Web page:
bloodletting -- 6/18/14
Today's selection -- from The Death and Life of Great American Cities by Jane Jacobs. Science sometimes goes down an incorrect path. Though the path is wrong, a detailed superstructure of learning gets built on top of the incorrect premise. Such was the case with the medical practice of bloodletting in the early 1800s, where detailed procedures were developed regarding which veins to open for a given set of symptoms. One leader in this practice was America's Dr. Benjamin Rush:
|Bloodletting in 1860, one of only three known
photographs of the procedure.
"Early in the [1800s], ... physicians put their faith in bloodletting, to draw out the evil humors which were believed to cause disease. With bloodletting, it took years of learning to know precisely which veins, by what rituals, were to be opened for what symptoms. A superstructure of technical complication was erected in such deadpan detail that the literature still sounds almost plausible.
"However, because people, even when they are thoroughly enmeshed in descriptions of reality which are at variance with reality, are still seldom devoid of the powers of observation and independent thought, the science of bloodletting, over most of its long sway, appears usually to have been tempered with a certain amount of common sense. Or it was tempered until it reached its highest peaks of technique in, of all places, the young United States. Bloodletting went wild here. It had an enormously influential proponent in Dr. Benjamin Rush, still revered as the greatest statesman-physician of our revolutionary and federal periods, and a genius of medical administration. Dr. Rush Got Things Done. Among the things he got done, some of them good and useful, were to develop, practice, teach and spread the custom of bloodletting in cases where prudence or mercy had heretofore restrained its use. He and his students drained the blood of very young children, of consumptives, of the greatly aged, of almost anyone unfortunate enough to be sick in his realms of influence.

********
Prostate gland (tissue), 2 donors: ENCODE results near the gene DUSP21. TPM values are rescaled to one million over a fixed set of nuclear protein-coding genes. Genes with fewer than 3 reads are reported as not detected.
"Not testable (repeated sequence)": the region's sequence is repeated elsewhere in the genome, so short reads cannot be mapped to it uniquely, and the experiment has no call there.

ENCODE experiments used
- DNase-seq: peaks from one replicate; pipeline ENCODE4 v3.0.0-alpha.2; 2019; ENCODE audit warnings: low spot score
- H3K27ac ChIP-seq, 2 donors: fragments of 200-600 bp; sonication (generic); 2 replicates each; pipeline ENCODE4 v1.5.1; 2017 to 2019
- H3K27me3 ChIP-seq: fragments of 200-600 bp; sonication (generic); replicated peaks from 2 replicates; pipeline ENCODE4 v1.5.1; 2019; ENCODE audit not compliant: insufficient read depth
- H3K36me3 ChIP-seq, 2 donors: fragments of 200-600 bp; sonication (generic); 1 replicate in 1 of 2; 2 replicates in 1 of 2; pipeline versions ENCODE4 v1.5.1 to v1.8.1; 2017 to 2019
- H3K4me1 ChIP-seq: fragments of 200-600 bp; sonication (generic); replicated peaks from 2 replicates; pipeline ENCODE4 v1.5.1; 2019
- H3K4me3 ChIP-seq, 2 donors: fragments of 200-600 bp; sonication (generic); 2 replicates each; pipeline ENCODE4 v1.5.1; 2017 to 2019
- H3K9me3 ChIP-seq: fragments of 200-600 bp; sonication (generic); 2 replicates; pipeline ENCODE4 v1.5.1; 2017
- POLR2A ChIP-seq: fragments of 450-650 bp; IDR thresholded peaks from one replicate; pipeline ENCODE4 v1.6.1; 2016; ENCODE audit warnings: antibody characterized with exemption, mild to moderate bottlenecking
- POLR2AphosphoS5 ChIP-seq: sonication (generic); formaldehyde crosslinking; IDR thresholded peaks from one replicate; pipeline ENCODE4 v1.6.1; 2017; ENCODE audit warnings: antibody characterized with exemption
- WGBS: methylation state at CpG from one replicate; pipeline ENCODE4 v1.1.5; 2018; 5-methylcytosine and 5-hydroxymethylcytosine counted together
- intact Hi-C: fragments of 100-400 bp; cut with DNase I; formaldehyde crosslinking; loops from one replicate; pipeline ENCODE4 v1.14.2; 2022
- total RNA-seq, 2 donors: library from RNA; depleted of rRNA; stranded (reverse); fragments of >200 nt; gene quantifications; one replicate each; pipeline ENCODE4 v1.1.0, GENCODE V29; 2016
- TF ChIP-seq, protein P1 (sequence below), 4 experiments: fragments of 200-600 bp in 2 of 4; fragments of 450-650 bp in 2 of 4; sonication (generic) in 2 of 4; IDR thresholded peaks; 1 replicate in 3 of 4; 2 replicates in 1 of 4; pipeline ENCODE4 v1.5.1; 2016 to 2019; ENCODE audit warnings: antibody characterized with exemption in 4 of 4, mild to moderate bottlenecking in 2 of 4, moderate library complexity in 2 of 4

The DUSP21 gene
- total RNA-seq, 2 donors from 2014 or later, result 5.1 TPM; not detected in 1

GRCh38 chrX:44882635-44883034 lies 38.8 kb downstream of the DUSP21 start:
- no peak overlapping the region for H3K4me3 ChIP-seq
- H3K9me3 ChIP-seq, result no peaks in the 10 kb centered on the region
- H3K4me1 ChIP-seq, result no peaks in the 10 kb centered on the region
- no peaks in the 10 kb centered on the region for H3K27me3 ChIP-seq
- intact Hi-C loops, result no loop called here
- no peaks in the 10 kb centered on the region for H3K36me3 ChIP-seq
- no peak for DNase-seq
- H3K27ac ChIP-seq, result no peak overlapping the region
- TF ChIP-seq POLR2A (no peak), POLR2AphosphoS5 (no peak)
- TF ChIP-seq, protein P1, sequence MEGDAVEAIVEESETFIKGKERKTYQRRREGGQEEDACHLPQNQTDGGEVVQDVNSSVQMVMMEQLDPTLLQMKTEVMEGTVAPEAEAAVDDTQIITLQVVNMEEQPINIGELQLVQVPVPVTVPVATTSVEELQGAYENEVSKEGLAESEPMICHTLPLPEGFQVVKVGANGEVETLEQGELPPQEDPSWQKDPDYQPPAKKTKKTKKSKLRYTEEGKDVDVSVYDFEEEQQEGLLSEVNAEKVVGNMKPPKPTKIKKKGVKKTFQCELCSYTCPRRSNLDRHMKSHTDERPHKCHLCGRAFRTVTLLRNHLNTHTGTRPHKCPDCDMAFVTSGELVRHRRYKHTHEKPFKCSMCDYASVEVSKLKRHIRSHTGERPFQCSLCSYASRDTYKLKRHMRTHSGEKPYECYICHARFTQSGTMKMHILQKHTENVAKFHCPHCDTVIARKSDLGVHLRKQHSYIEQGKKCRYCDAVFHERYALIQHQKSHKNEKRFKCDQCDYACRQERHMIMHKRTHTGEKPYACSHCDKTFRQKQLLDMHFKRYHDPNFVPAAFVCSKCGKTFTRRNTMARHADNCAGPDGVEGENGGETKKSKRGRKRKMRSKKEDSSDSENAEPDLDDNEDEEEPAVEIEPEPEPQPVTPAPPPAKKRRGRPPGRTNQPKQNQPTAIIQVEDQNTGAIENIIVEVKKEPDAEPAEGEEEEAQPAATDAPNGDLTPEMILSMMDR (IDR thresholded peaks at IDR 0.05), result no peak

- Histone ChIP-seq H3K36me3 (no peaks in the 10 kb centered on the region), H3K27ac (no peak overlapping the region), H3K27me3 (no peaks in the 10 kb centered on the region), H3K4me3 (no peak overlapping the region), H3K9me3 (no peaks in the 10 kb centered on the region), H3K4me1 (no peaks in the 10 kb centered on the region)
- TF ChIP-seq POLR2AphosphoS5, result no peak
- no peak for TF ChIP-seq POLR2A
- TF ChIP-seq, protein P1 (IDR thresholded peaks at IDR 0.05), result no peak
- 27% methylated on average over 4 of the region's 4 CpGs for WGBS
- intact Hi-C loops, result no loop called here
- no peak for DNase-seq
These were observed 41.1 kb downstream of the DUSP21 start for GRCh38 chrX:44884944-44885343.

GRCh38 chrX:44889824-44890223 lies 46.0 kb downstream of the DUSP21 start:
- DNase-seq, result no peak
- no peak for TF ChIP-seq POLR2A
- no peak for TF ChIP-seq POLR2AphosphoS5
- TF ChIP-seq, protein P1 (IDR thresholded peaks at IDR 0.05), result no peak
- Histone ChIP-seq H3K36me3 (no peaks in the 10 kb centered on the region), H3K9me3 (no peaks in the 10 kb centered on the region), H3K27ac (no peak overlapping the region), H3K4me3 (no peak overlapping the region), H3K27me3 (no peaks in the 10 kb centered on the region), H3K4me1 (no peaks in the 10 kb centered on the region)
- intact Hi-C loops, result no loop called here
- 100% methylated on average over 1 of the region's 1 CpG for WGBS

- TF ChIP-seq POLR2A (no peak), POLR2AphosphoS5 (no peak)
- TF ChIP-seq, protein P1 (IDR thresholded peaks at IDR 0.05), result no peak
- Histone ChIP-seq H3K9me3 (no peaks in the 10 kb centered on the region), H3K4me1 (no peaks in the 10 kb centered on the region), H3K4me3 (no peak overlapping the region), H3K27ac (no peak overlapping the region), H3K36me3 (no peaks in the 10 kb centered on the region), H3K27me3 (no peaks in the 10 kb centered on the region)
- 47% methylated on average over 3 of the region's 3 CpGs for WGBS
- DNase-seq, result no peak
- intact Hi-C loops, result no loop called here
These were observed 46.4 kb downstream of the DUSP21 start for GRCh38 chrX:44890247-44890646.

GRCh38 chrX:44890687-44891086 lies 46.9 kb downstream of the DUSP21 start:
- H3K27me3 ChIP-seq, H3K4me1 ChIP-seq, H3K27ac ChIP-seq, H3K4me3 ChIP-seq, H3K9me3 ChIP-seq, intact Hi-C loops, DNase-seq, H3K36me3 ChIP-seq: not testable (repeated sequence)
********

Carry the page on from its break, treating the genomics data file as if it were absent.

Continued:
"His extreme practices aroused the alarm and horror of European bloodletting physicians. And yet as late as 1851, a committee appointed by the State Legislature of New York solemnly defended the thoroughgoing use of bloodletting. It scathingly ridiculed and censured a physician, William Turner, who had the temerity to write a pamphlet criticizing Dr. Rush's doctrines and calling 'the practice of taking blood in diseases contrary to common sense, to general experience, to enlightened reason and to the manifest laws of the divine Providence.' Sick people needed fortifying, not draining, said Dr. Turner, and he was squelched. ...
"In the pseudoscience of bloodletting ... years of learning and a plethora of subtle and complicated dogma [arose] on a foundation of nonsense."
|The Death and Life of Great American Cities
|Vintage Books a division of Random House
|Copyright 1989 by Jane Jacobs